SUPERSEDED (click for standard)
| ||Format||Pages||Price|| |
|6||$52.80||  ADD TO CART|
1.1 This test method covers the determination of the total or wet density of soil and soil-rock mixtures by the attenuation of gamma radiation where the source and detector(s) remain on the surface (Backscatter Method) or the source or detector is placed at a known depth up to 300 mm (12 in.) while the detector(s) or source remains on the surface (Direct Transmission Method).
1.2 The density in mass per unit volume of the material under test is determined by comparing the detected rate of gamma radiation with previously established calibration data.
1.3 The values tested in SI units are to be regarded as the standard. The inch-pound equivalents may be approximate.
1.4 It is common practice in the engineering profession to concurrently use pounds to represent both a unit of mass (lbm) and a unit of force (lbf). This implicitly combines two separate systems of units; that is, the absolute system and the gravitational system. It is scientifically undesirable to combine the use of two separate sets of inch-pound units within a single standard. This standard has been written using the gravitational system of units when dealing with the inch-pound system. In this system the pound (lbf) represents a unit of force (weight). However, the use of balances or scales recording pounds of mass (lbm), or the recording of density in lbm/ft3 should not be regarded as nonconformance with this standard.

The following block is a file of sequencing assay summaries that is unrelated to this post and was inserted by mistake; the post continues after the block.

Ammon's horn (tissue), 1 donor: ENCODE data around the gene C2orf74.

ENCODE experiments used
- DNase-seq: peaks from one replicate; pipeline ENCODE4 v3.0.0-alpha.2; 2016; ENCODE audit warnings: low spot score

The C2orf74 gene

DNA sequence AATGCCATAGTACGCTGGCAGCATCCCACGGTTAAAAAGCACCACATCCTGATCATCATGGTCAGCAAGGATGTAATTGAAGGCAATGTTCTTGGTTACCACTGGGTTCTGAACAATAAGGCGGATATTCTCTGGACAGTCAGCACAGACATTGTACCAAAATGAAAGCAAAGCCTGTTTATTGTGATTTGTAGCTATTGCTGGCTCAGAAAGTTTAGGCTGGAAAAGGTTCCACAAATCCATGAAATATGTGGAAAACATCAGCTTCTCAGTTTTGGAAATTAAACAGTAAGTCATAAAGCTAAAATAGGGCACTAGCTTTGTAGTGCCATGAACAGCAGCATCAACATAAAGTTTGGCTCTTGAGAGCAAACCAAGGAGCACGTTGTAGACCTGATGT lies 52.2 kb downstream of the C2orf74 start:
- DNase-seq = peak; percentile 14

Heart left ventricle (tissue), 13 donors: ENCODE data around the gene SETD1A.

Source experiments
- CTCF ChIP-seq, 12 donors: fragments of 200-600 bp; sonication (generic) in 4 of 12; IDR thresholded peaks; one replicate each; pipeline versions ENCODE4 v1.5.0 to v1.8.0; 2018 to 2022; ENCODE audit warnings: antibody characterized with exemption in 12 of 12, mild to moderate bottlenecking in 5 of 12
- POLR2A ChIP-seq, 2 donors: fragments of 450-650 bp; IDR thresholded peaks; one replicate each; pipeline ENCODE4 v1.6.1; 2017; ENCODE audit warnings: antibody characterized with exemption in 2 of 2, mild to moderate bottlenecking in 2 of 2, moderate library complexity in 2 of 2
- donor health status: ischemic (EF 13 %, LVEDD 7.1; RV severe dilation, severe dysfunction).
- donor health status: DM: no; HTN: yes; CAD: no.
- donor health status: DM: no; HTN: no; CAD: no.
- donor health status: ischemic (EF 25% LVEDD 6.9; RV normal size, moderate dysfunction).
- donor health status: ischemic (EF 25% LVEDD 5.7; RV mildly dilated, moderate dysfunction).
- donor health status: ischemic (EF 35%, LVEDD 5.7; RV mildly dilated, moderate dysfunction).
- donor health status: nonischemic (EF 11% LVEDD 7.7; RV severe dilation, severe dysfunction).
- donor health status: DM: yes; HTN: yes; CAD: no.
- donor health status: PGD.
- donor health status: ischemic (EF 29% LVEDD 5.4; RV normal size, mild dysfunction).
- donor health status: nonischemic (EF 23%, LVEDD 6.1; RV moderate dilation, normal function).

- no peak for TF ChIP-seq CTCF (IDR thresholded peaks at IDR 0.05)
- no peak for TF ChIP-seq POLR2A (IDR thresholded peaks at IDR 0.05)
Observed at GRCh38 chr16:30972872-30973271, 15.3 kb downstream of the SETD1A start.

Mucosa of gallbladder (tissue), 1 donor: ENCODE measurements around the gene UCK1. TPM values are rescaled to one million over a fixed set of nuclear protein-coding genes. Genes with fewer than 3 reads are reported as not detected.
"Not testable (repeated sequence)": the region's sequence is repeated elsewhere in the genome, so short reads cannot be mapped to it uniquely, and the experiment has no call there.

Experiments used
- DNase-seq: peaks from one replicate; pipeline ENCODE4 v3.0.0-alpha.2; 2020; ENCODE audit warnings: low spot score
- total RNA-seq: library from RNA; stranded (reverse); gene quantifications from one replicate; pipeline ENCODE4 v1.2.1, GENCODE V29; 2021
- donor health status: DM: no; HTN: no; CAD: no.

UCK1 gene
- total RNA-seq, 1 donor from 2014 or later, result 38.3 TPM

1.5 This standard does not purport to address all of the safety concerns, if any, associated with its use. It is the responsibility of the user of this standard to establish appropriate safety and health practices and determine the applicability of regulatory limitations prior to use. For specific Hazard statements, see Section 6.
ICS Number Code 93.020 (Earth works. Excavations. Foundation construction. Underground works)
ASTM D2922-04, Standard Test Methods for Density of Soil and Soil-Aggregate in Place by Nuclear Methods (Shallow Depth), ASTM International, West Conshohocken, PA, 2004, www.astm.orgBack to Top